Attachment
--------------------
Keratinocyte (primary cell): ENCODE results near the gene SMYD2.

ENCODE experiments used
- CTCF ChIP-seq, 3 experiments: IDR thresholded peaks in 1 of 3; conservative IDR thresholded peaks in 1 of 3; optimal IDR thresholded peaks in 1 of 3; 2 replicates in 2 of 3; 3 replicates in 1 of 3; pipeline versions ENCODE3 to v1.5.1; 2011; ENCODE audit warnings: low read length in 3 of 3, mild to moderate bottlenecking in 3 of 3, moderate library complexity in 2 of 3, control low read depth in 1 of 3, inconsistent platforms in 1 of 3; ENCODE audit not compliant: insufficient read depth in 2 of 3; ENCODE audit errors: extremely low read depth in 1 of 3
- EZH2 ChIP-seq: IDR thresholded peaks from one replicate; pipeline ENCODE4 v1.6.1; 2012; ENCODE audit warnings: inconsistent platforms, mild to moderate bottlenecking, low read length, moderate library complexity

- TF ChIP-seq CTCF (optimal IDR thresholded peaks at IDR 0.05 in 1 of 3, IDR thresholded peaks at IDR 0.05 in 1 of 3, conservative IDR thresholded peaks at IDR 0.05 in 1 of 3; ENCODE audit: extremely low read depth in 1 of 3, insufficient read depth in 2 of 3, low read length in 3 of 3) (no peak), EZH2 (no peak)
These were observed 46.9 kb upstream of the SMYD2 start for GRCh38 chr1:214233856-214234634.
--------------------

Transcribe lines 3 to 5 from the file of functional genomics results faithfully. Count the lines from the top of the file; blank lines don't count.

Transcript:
- CTCF ChIP-seq, 3 experiments: IDR thresholded peaks in 1 of 3; conservative IDR thresholded peaks in 1 of 3; optimal IDR thresholded peaks in 1 of 3; 2 replicates in 2 of 3; 3 replicates in 1 of 3; pipeline versions ENCODE3 to v1.5.1; 2011; ENCODE audit warnings: low read length in 3 of 3, mild to moderate bottlenecking in 3 of 3, moderate library complexity in 2 of 3, control low read depth in 1 of 3, inconsistent platforms in 1 of 3; ENCODE audit not compliant: insufficient read depth in 2 of 3; ENCODE audit errors: extremely low read depth in 1 of 3
- EZH2 ChIP-seq: IDR thresholded peaks from one replicate; pipeline ENCODE4 v1.6.1; 2012; ENCODE audit warnings: inconsistent platforms, mild to moderate bottlenecking, low read length, moderate library complexity

- TF ChIP-seq CTCF (optimal IDR thresholded peaks at IDR 0.05 in 1 of 3, IDR thresholded peaks at IDR 0.05 in 1 of 3, conservative IDR thresholded peaks at IDR 0.05 in 1 of 3; ENCODE audit: extremely low read depth in 1 of 3, insufficient read depth in 2 of 3, low read length in 3 of 3) (no peak), EZH2 (no peak)